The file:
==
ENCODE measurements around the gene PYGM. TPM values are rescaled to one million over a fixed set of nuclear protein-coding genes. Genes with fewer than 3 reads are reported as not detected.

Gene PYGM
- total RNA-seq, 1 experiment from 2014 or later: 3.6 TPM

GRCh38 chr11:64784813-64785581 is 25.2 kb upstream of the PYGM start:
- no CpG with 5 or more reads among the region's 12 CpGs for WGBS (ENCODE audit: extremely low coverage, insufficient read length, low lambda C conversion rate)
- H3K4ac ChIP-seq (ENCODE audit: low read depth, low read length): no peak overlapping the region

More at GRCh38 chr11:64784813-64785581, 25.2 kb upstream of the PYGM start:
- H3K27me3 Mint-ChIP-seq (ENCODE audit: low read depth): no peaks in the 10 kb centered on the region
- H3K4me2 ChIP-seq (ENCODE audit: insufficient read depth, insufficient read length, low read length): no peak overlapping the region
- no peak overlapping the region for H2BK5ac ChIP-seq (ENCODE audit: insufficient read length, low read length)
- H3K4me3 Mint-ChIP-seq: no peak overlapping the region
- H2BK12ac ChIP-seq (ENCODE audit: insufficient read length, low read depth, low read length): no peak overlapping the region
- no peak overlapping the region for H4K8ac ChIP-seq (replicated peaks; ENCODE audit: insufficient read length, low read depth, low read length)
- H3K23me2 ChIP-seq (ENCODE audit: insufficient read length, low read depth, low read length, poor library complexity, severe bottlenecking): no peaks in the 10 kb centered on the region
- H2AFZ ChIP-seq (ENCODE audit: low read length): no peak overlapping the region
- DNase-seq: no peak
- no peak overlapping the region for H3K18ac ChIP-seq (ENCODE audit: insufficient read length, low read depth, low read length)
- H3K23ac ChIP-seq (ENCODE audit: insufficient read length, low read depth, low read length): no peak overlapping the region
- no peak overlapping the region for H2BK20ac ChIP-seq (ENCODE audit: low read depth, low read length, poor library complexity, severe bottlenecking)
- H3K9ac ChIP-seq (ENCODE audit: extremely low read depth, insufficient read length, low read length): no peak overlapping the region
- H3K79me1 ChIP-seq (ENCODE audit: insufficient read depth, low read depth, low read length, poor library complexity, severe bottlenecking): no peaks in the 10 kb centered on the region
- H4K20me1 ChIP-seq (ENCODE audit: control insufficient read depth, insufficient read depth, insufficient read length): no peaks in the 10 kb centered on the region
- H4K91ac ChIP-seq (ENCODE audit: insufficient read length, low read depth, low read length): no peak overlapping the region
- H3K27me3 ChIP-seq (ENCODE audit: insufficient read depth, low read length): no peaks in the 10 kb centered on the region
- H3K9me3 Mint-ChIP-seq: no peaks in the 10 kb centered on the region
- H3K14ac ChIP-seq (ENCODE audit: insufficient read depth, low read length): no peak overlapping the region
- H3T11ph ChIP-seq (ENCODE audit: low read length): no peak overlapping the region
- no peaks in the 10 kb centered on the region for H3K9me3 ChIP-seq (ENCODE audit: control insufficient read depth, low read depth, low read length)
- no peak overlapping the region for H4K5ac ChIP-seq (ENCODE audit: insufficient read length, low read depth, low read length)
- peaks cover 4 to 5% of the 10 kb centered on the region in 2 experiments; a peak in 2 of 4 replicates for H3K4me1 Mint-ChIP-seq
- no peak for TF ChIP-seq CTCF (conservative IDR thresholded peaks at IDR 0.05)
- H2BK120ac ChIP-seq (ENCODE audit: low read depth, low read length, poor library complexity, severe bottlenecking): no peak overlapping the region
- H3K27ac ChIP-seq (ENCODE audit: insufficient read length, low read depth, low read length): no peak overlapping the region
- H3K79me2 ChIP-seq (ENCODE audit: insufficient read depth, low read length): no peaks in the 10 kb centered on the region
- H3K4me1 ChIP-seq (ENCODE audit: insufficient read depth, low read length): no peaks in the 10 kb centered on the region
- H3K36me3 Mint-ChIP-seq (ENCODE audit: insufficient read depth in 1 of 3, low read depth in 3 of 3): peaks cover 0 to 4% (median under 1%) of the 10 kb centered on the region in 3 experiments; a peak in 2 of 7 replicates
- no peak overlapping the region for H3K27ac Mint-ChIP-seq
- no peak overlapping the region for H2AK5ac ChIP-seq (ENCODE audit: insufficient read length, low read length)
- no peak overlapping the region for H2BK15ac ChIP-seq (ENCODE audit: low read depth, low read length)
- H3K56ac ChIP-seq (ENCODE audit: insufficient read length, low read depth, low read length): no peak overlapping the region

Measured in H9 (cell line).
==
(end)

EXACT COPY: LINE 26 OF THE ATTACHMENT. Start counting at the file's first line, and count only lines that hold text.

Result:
- H3K14ac ChIP-seq (ENCODE audit: insufficient read depth, low read length): no peak overlapping the region